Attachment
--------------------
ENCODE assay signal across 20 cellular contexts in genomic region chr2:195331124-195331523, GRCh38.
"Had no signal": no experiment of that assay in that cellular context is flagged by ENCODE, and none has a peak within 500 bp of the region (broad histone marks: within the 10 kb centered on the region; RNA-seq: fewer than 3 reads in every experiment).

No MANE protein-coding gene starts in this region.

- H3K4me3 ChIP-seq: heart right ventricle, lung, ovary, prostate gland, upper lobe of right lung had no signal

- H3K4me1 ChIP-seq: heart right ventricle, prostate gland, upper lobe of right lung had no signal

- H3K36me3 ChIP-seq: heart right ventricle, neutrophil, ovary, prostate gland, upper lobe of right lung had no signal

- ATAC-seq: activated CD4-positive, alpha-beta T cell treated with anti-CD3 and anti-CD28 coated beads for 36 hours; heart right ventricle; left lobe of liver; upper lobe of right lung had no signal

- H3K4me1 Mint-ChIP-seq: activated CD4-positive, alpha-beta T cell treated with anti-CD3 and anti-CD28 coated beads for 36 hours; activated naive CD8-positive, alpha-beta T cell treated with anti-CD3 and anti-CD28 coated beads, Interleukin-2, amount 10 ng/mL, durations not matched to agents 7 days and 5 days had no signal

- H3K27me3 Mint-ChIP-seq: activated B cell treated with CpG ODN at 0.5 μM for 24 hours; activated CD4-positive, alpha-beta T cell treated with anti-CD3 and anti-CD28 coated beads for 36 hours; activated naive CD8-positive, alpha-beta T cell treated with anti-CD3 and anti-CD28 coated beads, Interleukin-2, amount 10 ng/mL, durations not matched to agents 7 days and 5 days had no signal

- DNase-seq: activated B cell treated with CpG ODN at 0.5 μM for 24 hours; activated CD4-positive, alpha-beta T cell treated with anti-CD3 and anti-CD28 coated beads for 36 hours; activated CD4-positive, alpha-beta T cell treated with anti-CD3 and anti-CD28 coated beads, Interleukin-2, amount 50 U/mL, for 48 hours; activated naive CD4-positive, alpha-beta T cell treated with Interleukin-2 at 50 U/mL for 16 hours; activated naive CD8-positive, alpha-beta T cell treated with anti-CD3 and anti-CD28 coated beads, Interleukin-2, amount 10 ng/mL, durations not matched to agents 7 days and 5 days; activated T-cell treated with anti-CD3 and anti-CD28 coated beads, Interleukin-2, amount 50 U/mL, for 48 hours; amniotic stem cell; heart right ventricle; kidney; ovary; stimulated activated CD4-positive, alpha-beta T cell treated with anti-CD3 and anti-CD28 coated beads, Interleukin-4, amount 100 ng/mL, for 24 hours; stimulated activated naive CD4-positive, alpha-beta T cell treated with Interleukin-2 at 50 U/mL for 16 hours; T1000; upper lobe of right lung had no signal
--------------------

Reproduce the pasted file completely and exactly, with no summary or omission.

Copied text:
ENCODE assay signal across 20 cellular contexts in genomic region chr2:195331124-195331523, GRCh38.
"Had no signal": no experiment of that assay in that cellular context is flagged by ENCODE, and none has a peak within 500 bp of the region (broad histone marks: within the 10 kb centered on the region; RNA-seq: fewer than 3 reads in every experiment).

No MANE protein-coding gene starts in this region.

- H3K4me3 ChIP-seq: heart right ventricle, lung, ovary, prostate gland, upper lobe of right lung had no signal

- H3K4me1 ChIP-seq: heart right ventricle, prostate gland, upper lobe of right lung had no signal

- H3K36me3 ChIP-seq: heart right ventricle, neutrophil, ovary, prostate gland, upper lobe of right lung had no signal

- ATAC-seq: activated CD4-positive, alpha-beta T cell treated with anti-CD3 and anti-CD28 coated beads for 36 hours; heart right ventricle; left lobe of liver; upper lobe of right lung had no signal

- H3K4me1 Mint-ChIP-seq: activated CD4-positive, alpha-beta T cell treated with anti-CD3 and anti-CD28 coated beads for 36 hours; activated naive CD8-positive, alpha-beta T cell treated with anti-CD3 and anti-CD28 coated beads, Interleukin-2, amount 10 ng/mL, durations not matched to agents 7 days and 5 days had no signal

- H3K27me3 Mint-ChIP-seq: activated B cell treated with CpG ODN at 0.5 μM for 24 hours; activated CD4-positive, alpha-beta T cell treated with anti-CD3 and anti-CD28 coated beads for 36 hours; activated naive CD8-positive, alpha-beta T cell treated with anti-CD3 and anti-CD28 coated beads, Interleukin-2, amount 10 ng/mL, durations not matched to agents 7 days and 5 days had no signal

- DNase-seq: activated B cell treated with CpG ODN at 0.5 μM for 24 hours; activated CD4-positive, alpha-beta T cell treated with anti-CD3 and anti-CD28 coated beads for 36 hours; activated CD4-positive, alpha-beta T cell treated with anti-CD3 and anti-CD28 coated beads, Interleukin-2, amount 50 U/mL, for 48 hours; activated naive CD4-positive, alpha-beta T cell treated with Interleukin-2 at 50 U/mL for 16 hours; activated naive CD8-positive, alpha-beta T cell treated with anti-CD3 and anti-CD28 coated beads, Interleukin-2, amount 10 ng/mL, durations not matched to agents 7 days and 5 days; activated T-cell treated with anti-CD3 and anti-CD28 coated beads, Interleukin-2, amount 50 U/mL, for 48 hours; amniotic stem cell; heart right ventricle; kidney; ovary; stimulated activated CD4-positive, alpha-beta T cell treated with anti-CD3 and anti-CD28 coated beads, Interleukin-4, amount 100 ng/mL, for 24 hours; stimulated activated naive CD4-positive, alpha-beta T cell treated with Interleukin-2 at 50 U/mL for 16 hours; T1000; upper lobe of right lung had no signal